Haggis, Neeps and Tatties!
By Young Joo Choi '20, Chemistry
Saturday, Feb. 23, 2019
Welcome to Scotland, the birth place of haggis, Dolly the Sheep, and Harry Potter!
Scotland's national animal is the unicorn, which sums up the magical feeling of being abroad for spring semester of junior year at University of Edinburgh. From the the very first day, I was introduced to haggis (parts of sheep), neeps (turnips), and tatties (potatoes) -- a traditional dish, complete with a drink of Irn-bru ("iron-brew"), which tastes like bubble gum and outsells Coke! Of course, the night wasn't complete without a ceilidh (social gathering with some dancing) led by kilted Scotsmen and bagpipes.
With Edinburgh being the heart and capital of Scotland, there is a never-ending list of things to do. From the beautiful sights at Arthur's Seat to visiting the Dolly the Sheep at the Scottish National Museum, there is a greater number of adventures than the amount of weekends!
There are over 30,000 students at Edinburgh--you can find people from all corners of the world! One of the most alluring things about Edinburgh (if you're a Harry Potter fan like I am) is that you can find snippets of J.K. Rowling's inspiration around the city. The Elephant House is a café where she spent time writing her drafts and you can find familiar names like Thomas Riddle, William McGonagall, and Elizabeth Moody around Greyfriar's Kirkyard! Not to mention the iconic Harry Potter bridge in the beautiful highlands of Scotland, not too far away.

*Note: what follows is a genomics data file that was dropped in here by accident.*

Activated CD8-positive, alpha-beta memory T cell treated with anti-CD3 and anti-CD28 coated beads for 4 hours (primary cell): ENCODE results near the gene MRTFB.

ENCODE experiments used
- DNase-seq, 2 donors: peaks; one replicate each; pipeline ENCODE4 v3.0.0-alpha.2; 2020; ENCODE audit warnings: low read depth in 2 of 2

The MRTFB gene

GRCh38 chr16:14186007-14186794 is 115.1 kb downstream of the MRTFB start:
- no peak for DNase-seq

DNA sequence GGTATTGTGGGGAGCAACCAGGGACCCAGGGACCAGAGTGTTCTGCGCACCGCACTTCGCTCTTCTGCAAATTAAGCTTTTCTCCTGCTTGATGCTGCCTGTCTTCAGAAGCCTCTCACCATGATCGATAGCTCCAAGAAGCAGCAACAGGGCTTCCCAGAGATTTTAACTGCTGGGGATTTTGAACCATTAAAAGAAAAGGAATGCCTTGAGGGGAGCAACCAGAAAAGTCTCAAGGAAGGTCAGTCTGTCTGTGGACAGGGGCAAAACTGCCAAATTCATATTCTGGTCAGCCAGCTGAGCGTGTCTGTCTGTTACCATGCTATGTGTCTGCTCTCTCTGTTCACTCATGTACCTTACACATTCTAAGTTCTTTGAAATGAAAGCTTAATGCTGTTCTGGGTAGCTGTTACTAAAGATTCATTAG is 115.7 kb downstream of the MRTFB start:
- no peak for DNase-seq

With respect to the academic life, there are quite a number of differences. Instead of 4 or 5 courses, I am taking two chemistry courses, one distribution requirement, and working in a research lab a few hours a day. My research project in the Campopiano group focuses on the determining vital mutations and its influence on the catalytic activity of the ArgE enzyme for an industrial reaction. It's interesting to know that the structure of the chemistry courses consists of a few lectures on respective topics instead of dedicating a whole semester to a single field. It has been really valuable to get a small dose of physical, organic, and inorganic topics integrated into a single course. Tutorials are similar to the precepts offered at Princeton, but the key difference is that the only examination is the final. That arrangement puts more independence and responsibility on my own shoulders, but also gives me the flexibility to plan trips around the city and Europe.
I'm grateful to be able to continue to learn more chemistry while being able to apply theoretical concepts into my research work and having the opportunity to travel and sightsee. I can't believe that I am halfway through the semester--looking forward to what comes next.
YJ Choi '20